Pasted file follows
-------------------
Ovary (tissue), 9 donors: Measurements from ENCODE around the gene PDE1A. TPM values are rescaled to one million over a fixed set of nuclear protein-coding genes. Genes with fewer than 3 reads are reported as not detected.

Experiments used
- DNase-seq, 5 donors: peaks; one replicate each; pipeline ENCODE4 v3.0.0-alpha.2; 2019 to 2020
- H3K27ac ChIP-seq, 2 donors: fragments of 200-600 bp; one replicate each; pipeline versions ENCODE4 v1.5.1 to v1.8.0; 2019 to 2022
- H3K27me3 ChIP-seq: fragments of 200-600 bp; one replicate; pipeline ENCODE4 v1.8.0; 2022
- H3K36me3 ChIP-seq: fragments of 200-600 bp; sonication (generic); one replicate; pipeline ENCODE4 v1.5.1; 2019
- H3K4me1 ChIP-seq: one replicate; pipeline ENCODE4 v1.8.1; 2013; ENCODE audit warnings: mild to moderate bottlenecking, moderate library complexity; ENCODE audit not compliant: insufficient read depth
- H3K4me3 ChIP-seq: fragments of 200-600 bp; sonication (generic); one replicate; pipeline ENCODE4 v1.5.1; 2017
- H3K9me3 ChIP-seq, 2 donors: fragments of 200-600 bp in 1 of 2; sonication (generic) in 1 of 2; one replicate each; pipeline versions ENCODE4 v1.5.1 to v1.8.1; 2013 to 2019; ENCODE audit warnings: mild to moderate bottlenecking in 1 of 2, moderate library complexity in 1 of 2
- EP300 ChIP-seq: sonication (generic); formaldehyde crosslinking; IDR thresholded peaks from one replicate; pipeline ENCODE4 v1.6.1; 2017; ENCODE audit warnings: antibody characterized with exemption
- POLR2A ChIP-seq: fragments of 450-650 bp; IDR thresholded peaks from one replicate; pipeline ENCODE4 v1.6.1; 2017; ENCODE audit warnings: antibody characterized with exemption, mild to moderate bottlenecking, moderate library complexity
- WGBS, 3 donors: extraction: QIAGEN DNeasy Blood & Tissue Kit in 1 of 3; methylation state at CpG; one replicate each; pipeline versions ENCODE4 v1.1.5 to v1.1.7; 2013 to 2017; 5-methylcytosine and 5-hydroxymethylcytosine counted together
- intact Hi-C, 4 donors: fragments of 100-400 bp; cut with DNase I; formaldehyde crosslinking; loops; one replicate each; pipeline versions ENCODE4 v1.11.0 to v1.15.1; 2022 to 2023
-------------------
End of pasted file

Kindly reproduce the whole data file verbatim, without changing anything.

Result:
Ovary (tissue), 9 donors: Measurements from ENCODE around the gene PDE1A. TPM values are rescaled to one million over a fixed set of nuclear protein-coding genes. Genes with fewer than 3 reads are reported as not detected.

Experiments used
- DNase-seq, 5 donors: peaks; one replicate each; pipeline ENCODE4 v3.0.0-alpha.2; 2019 to 2020
- H3K27ac ChIP-seq, 2 donors: fragments of 200-600 bp; one replicate each; pipeline versions ENCODE4 v1.5.1 to v1.8.0; 2019 to 2022
- H3K27me3 ChIP-seq: fragments of 200-600 bp; one replicate; pipeline ENCODE4 v1.8.0; 2022
- H3K36me3 ChIP-seq: fragments of 200-600 bp; sonication (generic); one replicate; pipeline ENCODE4 v1.5.1; 2019
- H3K4me1 ChIP-seq: one replicate; pipeline ENCODE4 v1.8.1; 2013; ENCODE audit warnings: mild to moderate bottlenecking, moderate library complexity; ENCODE audit not compliant: insufficient read depth
- H3K4me3 ChIP-seq: fragments of 200-600 bp; sonication (generic); one replicate; pipeline ENCODE4 v1.5.1; 2017
- H3K9me3 ChIP-seq, 2 donors: fragments of 200-600 bp in 1 of 2; sonication (generic) in 1 of 2; one replicate each; pipeline versions ENCODE4 v1.5.1 to v1.8.1; 2013 to 2019; ENCODE audit warnings: mild to moderate bottlenecking in 1 of 2, moderate library complexity in 1 of 2
- EP300 ChIP-seq: sonication (generic); formaldehyde crosslinking; IDR thresholded peaks from one replicate; pipeline ENCODE4 v1.6.1; 2017; ENCODE audit warnings: antibody characterized with exemption
- POLR2A ChIP-seq: fragments of 450-650 bp; IDR thresholded peaks from one replicate; pipeline ENCODE4 v1.6.1; 2017; ENCODE audit warnings: antibody characterized with exemption, mild to moderate bottlenecking, moderate library complexity
- WGBS, 3 donors: extraction: QIAGEN DNeasy Blood & Tissue Kit in 1 of 3; methylation state at CpG; one replicate each; pipeline versions ENCODE4 v1.1.5 to v1.1.7; 2013 to 2017; 5-methylcytosine and 5-hydroxymethylcytosine counted together
- intact Hi-C, 4 donors: fragments of 100-400 bp; cut with DNase I; formaldehyde crosslinking; loops; one replicate each; pipeline versions ENCODE4 v1.11.0 to v1.15.1; 2022 to 2023